Raising Their Profile

Grandparents As Parents

December 29, 2008|By THERESA SULLIVAN BARGER – Special To The Courant


Laura McCrae will be crying when Barack Obama is inaugurated as the nation’s 44th president.She feels a connection to him that surpasses their shared status as children of African American and white parents. McCrae is raising her grandchildren, just as Obama’s grandmother raised him. She feels validated, and so do her two granddaughters, who have suffered taunts from schoolmates.

McCrae, 45, has a lot of company. She lives in a community built for grandparents raising children in a North End neighborhood bordered by Clark, Capen and Barbour streets.

The development, called Generations, is a small piece of an answer to a growing issue in Hartford and other communities. The capital city has 2,157 children being raised in grandparent-headed households. Statewide, the number is 39,797, often because the children’s parents are ill, dead, incarcerated, drug-addicted or troubled in some other way.

At Generations, the formula relies heavily on adapting and forming a community and – in the complex itself – using an old building, the former St. Michael’s School, which the city no longer needed. The newly built, three-story town houses are home to 24 families headed by grandparents – including McCrae.

“It’s good to be around other adults who are going through what I’m going through,” McCrae said.

McCrae was able to return to college this fall because the nonprofit organization that built and supports the development, Community Renewal Team, provides free child care in an activity center on campus. After nearly 10 years of raising her two granddaughters and son almost single-handedly, she now has a built-in support network right outside her door.

And now, her child rearing is part of the national political culture. Barack Obama was largely raised by his grandmother, Madelyn Dunham, whose memorial service was last week, and it appears that Michelle Obama’s mother, Marian Robinson, will accompany the family to the White House.

All of this makes it harder for society to marginalize grandparents raising grandchildren, the people at Generations say.

“With this, it says, ‘Yes, things do happen in life, and families step in and take care of their kids. They turn out to be OK,’ ” said Carmen Stanford, program manager. “Because they are minorities in Hartford, the stereotype immediately comes to mind that their kids are in jail. … With Obama winning and being black at the same time, it brings another light that the black family can succeed.”


On a typical Thursday night before the weather turned, adults sat on their second-story decks chatting with friends and neighbors, watching over the activity.

For all of the grandparents – grandmothers, mostly – the idea is to generate enough support to break the cycle of poverty and to create a community of people helping each other. Their porches face a back courtyard and parking area where children dig in a sand pit, throw a ball on the grass and ride bikes in the parking lot.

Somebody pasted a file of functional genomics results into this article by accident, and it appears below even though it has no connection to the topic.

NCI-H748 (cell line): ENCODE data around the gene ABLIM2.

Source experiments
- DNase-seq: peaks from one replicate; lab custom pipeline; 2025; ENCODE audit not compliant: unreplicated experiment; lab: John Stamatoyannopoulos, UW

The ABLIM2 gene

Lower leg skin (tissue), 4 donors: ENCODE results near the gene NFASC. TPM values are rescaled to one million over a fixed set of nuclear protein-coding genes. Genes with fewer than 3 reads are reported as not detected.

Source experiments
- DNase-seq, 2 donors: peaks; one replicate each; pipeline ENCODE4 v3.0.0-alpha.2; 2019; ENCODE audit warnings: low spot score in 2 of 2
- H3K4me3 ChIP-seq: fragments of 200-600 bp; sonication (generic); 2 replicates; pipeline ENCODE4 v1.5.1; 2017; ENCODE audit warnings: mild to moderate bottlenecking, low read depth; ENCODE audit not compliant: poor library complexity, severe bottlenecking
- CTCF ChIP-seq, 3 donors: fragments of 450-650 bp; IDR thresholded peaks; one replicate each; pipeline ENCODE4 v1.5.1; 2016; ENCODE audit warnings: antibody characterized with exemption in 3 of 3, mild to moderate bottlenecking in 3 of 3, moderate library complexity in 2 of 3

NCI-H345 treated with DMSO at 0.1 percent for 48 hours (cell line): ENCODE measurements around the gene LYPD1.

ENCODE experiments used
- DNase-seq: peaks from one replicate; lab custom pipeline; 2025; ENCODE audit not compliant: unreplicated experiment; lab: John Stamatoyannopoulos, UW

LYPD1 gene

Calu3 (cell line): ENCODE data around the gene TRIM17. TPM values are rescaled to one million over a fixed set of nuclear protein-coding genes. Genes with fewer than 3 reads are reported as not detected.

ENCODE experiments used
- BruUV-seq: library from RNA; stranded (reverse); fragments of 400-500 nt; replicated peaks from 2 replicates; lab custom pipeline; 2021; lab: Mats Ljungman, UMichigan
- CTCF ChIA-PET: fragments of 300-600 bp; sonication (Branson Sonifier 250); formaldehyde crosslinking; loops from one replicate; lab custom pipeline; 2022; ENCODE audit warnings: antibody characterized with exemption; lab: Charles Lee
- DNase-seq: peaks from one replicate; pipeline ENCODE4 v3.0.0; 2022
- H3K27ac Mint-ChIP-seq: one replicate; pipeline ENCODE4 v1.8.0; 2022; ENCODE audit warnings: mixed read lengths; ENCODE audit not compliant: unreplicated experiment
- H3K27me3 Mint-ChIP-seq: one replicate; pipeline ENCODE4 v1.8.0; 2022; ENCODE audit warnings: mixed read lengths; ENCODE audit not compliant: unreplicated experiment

The town houses are part of a campus that includes the former St. Michael’s School, built in 1927. It’s also the former city-owned Clark Street School and the former Artists Collective. CRT bought the building and land from the city for $1 and preserved the brick building’s historical integrity with architectural services from Paul B. Bailey and a historian.

City, state, federal and private grants funded the $10.5 million complex, which opened in October 2007 and has wonseveral housing and preservation awards.

The grandparents know about the crime occurring right outside their block, they said, but they feel insulated from it through the physical separation of the campus and through their vibrant community.

One grandmother moved in without any furniture, dishes or other essentials, Stanford said. With the help of donations from other residents, her home is fully furnished.

And when a teenage boy died in a car crash, the other grandparents took care of his grandmother’s three granddaughters and brought her food. CRT staff also arranged for grief counseling for the family and friends of the boy.

When the children are not playing outside, they’re often in the community center on the bottom floor of the former school. An activity room for young children includes computers, tables, arts and crafts supplies, books and games. The teen room is packed with a PlayStation, a Wii, a pool table, pingpong table, air hockey, foosball, a dart board and a TV.

The center hosts classes on parenting and skills such as sewing. Social workers and case managers help grandparents navigate everything from job searches and college applications to coordinating educational services for their special needs children and grandchildren.

For example, CRT staff helped McCrae enroll in Springfield College to finish her bachelor’s degree in sociology. She hopes to work as a caseworker helping other grandparents when she completes her degree.

“I never thought about going back to school until I came here,” she said.